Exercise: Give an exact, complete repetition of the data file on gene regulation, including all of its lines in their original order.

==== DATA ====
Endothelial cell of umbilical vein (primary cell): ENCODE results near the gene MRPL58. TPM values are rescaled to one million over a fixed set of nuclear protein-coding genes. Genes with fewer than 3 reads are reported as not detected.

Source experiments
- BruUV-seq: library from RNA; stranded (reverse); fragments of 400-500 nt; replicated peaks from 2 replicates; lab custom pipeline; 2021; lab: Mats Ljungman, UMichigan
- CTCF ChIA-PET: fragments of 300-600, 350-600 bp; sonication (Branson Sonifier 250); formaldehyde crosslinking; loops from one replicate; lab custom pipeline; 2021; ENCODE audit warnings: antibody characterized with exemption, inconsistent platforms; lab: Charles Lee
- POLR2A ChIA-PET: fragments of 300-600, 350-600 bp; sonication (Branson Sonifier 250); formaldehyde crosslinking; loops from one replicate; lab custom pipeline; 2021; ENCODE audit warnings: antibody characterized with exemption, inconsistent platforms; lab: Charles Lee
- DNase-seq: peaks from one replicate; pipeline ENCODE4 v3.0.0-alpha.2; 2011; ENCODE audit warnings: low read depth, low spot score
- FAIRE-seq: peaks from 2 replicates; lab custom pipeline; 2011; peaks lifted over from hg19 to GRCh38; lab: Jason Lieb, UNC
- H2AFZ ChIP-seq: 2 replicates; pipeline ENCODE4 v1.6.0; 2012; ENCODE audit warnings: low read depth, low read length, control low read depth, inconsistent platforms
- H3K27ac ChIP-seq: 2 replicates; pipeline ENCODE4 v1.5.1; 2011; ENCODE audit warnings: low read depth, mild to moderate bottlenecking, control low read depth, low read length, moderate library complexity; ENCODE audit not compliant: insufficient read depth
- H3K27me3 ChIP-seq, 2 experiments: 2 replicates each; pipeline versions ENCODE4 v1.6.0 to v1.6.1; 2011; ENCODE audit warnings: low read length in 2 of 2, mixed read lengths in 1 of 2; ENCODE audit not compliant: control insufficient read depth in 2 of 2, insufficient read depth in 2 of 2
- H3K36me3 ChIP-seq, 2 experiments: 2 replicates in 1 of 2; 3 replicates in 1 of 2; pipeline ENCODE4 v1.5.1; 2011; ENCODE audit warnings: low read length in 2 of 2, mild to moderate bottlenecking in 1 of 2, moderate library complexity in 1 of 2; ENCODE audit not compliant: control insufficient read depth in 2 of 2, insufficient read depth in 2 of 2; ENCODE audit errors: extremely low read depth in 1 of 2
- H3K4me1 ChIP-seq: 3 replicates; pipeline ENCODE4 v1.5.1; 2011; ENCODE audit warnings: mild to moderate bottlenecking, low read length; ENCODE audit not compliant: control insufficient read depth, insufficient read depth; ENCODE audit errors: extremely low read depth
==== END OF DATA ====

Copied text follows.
Endothelial cell of umbilical vein (primary cell): ENCODE results near the gene MRPL58. TPM values are rescaled to one million over a fixed set of nuclear protein-coding genes. Genes with fewer than 3 reads are reported as not detected.

Source experiments
- BruUV-seq: library from RNA; stranded (reverse); fragments of 400-500 nt; replicated peaks from 2 replicates; lab custom pipeline; 2021; lab: Mats Ljungman, UMichigan
- CTCF ChIA-PET: fragments of 300-600, 350-600 bp; sonication (Branson Sonifier 250); formaldehyde crosslinking; loops from one replicate; lab custom pipeline; 2021; ENCODE audit warnings: antibody characterized with exemption, inconsistent platforms; lab: Charles Lee
- POLR2A ChIA-PET: fragments of 300-600, 350-600 bp; sonication (Branson Sonifier 250); formaldehyde crosslinking; loops from one replicate; lab custom pipeline; 2021; ENCODE audit warnings: antibody characterized with exemption, inconsistent platforms; lab: Charles Lee
- DNase-seq: peaks from one replicate; pipeline ENCODE4 v3.0.0-alpha.2; 2011; ENCODE audit warnings: low read depth, low spot score
- FAIRE-seq: peaks from 2 replicates; lab custom pipeline; 2011; peaks lifted over from hg19 to GRCh38; lab: Jason Lieb, UNC
- H2AFZ ChIP-seq: 2 replicates; pipeline ENCODE4 v1.6.0; 2012; ENCODE audit warnings: low read depth, low read length, control low read depth, inconsistent platforms
- H3K27ac ChIP-seq: 2 replicates; pipeline ENCODE4 v1.5.1; 2011; ENCODE audit warnings: low read depth, mild to moderate bottlenecking, control low read depth, low read length, moderate library complexity; ENCODE audit not compliant: insufficient read depth
- H3K27me3 ChIP-seq, 2 experiments: 2 replicates each; pipeline versions ENCODE4 v1.6.0 to v1.6.1; 2011; ENCODE audit warnings: low read length in 2 of 2, mixed read lengths in 1 of 2; ENCODE audit not compliant: control insufficient read depth in 2 of 2, insufficient read depth in 2 of 2
- H3K36me3 ChIP-seq, 2 experiments: 2 replicates in 1 of 2; 3 replicates in 1 of 2; pipeline ENCODE4 v1.5.1; 2011; ENCODE audit warnings: low read length in 2 of 2, mild to moderate bottlenecking in 1 of 2, moderate library complexity in 1 of 2; ENCODE audit not compliant: control insufficient read depth in 2 of 2, insufficient read depth in 2 of 2; ENCODE audit errors: extremely low read depth in 1 of 2
- H3K4me1 ChIP-seq: 3 replicates; pipeline ENCODE4 v1.5.1; 2011; ENCODE audit warnings: mild to moderate bottlenecking, low read length; ENCODE audit not compliant: control insufficient read depth, insufficient read depth; ENCODE audit errors: extremely low read depth